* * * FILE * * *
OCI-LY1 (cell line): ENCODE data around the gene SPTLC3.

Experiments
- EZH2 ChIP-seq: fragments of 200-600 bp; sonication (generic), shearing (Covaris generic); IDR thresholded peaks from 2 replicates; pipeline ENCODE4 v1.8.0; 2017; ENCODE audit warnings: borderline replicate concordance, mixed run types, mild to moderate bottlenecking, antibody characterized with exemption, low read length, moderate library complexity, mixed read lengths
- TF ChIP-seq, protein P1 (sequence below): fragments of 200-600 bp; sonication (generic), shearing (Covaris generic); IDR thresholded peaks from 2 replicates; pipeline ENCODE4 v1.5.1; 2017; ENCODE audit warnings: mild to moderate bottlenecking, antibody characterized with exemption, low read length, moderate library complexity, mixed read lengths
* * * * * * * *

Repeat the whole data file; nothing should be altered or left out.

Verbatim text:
OCI-LY1 (cell line): ENCODE data around the gene SPTLC3.

Experiments
- EZH2 ChIP-seq: fragments of 200-600 bp; sonication (generic), shearing (Covaris generic); IDR thresholded peaks from 2 replicates; pipeline ENCODE4 v1.8.0; 2017; ENCODE audit warnings: borderline replicate concordance, mixed run types, mild to moderate bottlenecking, antibody characterized with exemption, low read length, moderate library complexity, mixed read lengths
- TF ChIP-seq, protein P1 (sequence below): fragments of 200-600 bp; sonication (generic), shearing (Covaris generic); IDR thresholded peaks from 2 replicates; pipeline ENCODE4 v1.5.1; 2017; ENCODE audit warnings: mild to moderate bottlenecking, antibody characterized with exemption, low read length, moderate library complexity, mixed read lengths